Under the state's theory, the state OMVI charge did not arise out of the same conduct as the local ordinance violation, and hence the 120-day period did not begin to run on the date of the first arrest.[8] The state argues that the two laws serve different societal goals and require different elements of proof.[9] However, the record establishes that Officer Charles had the necessary information to charge Westdahl with OMVI at the time of the initial arrest. Given the clear language of Criminal Rule 45(c)(1), this fact disposes of the state's theory. See Peterson v. State, 562 P.2d 1350, 1356-58 (Alaska 1977).

The state also argues that the April 4 service date should have been the date used for Rule 45 computation in part because *1217 the district attorney did not learn of the OMVI violation until March 21. Officer Charles, however, was empowered to make arrests for both state and local violations, and the state must be charged with his delay in filing the state OMVI charge. Nothing in Rule 45(c)(1) supports the state's contention here.

All three judges below agreed that Westdahl's Rule 45 right to be tried within 120 days of his arrest was violated.[10] We affirm that finding.

B. Suspension of Criminal Rule 45(g).

In Peterson v. State, 562 P.2d at 1360, we approved the trial court's invocation of Criminal Rule 53[11] to suspend operation of Criminal Rule 45(g), mandating dismissal of charges because of a Rule 45 violation. We found that four factors combined to make Peterson a "rare exception" to that mandate: the severity of the crimes charged, the lack of any identifiable prejudice resulting from the delay, the brevity of the period beyond 120 days, and the difficulty of investigating crimes in the bush. Id. at 1360. We further stated:

We caution bench and bar, however, that the result we reach here is not to be taken as an indication that Rule 45 can often be properly relaxed. Although every criminal case has unique features, few cases will be sufficiently unusual to justify relaxation of Rule 45. We view each of the four factors listed which are present in this case to be an integral part of our decision that relaxation of Rule 45 was appropriate in this case. Only a very small number of cases can be considered so unusual that relaxation of Rule 45, which is designed to protect the rights of the defendant and to advance the interest of society in swift justice, would be justified. Id. [footnote omitted].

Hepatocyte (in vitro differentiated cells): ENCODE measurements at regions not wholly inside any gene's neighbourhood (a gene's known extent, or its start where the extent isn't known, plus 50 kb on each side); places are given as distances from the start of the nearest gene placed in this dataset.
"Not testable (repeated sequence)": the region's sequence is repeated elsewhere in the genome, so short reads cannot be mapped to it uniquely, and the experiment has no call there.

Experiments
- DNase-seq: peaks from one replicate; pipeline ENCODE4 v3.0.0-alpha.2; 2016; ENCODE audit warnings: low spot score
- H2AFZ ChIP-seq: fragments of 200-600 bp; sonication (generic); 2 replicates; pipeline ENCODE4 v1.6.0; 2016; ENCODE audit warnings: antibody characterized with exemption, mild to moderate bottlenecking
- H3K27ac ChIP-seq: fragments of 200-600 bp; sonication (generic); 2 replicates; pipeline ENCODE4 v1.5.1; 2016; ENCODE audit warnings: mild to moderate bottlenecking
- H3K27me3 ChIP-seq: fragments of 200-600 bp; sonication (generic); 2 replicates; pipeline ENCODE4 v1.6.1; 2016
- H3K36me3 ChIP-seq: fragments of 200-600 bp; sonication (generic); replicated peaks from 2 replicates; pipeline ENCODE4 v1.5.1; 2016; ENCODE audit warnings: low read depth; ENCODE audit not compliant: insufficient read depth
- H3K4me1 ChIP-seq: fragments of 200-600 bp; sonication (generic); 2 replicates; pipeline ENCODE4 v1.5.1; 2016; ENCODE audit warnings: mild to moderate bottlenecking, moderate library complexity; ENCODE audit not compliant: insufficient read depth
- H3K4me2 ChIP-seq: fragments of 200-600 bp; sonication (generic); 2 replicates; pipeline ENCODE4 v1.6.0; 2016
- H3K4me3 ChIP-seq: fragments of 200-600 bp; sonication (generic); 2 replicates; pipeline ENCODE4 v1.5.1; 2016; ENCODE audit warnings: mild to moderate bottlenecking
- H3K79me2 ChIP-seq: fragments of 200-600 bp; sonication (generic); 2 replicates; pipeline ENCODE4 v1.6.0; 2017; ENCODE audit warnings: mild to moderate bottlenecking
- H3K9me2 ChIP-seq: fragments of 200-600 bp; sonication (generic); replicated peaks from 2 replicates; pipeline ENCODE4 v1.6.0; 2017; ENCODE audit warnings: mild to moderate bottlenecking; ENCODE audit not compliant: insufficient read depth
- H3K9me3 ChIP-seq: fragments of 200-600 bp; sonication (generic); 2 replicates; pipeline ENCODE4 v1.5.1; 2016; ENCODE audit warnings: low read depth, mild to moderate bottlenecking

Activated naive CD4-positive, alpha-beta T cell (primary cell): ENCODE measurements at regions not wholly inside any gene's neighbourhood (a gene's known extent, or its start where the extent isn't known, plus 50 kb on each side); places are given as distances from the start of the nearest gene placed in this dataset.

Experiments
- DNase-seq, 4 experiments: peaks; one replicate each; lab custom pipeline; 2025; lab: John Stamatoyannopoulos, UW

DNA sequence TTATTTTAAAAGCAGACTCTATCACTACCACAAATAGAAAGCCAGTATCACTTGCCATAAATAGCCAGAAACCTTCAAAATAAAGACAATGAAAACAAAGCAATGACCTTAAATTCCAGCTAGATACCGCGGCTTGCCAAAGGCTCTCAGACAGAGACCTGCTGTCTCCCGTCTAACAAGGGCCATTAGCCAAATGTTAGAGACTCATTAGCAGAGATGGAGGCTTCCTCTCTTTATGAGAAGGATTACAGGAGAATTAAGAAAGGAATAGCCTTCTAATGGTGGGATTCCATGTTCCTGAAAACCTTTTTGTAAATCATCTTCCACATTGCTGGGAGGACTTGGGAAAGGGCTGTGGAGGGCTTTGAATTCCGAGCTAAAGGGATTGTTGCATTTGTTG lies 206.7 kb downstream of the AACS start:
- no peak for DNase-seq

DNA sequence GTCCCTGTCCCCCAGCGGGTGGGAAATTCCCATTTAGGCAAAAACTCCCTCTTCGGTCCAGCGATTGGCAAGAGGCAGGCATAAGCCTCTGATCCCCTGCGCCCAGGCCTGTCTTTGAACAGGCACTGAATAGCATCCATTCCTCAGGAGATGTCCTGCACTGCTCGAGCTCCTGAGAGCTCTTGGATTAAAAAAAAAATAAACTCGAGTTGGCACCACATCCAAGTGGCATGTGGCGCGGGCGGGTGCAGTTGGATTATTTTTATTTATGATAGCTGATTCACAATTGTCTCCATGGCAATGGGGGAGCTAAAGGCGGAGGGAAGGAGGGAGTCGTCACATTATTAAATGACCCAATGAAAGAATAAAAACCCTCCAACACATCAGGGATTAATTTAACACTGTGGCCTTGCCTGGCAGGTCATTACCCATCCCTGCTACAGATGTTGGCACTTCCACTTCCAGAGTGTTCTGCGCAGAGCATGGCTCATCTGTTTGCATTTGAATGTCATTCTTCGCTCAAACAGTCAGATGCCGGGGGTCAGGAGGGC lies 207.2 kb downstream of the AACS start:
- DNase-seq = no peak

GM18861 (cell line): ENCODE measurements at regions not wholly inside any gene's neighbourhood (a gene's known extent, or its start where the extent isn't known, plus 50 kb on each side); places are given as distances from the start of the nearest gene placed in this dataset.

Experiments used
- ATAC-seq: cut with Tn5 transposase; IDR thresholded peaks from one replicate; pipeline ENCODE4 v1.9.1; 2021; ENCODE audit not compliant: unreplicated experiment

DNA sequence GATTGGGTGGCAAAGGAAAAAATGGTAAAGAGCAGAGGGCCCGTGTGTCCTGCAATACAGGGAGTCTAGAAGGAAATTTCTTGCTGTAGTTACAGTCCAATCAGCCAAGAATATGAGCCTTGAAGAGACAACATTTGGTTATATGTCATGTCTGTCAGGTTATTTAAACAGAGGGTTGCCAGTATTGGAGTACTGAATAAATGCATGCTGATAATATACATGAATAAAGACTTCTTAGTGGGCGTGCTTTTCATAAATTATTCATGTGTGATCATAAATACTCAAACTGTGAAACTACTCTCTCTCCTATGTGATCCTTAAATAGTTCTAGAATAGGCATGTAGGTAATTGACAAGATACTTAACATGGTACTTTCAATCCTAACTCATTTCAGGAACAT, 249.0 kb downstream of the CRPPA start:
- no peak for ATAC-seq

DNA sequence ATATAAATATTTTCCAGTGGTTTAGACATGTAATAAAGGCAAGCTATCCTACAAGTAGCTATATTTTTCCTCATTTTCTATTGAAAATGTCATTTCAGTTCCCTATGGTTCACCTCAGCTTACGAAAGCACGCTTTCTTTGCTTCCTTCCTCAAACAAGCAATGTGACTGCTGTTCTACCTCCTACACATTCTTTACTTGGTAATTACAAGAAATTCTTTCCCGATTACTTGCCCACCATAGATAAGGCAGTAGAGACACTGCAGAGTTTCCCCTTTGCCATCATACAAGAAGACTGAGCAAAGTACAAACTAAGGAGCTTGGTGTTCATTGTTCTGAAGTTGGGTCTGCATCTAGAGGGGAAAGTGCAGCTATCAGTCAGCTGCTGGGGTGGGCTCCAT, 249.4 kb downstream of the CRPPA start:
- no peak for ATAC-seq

We must conclude that both superior court judges erred in applying the Peterson rule to the case at bar. While the delay here was short and non-prejudicial, the crime was not sufficiently serious to outweigh society's interest in the orderly administration of justice through adherence to the Rules of Criminal Procedure.[12] OMVI is a serious misdemeanor, but it is still only a misdemeanor. The right to a speedy trial is an important and basic one, and Rule 45(g) ensures that the state will respect that right. It should be suspended only in extraordinary situations. This is not such a situation.

C. Waiver.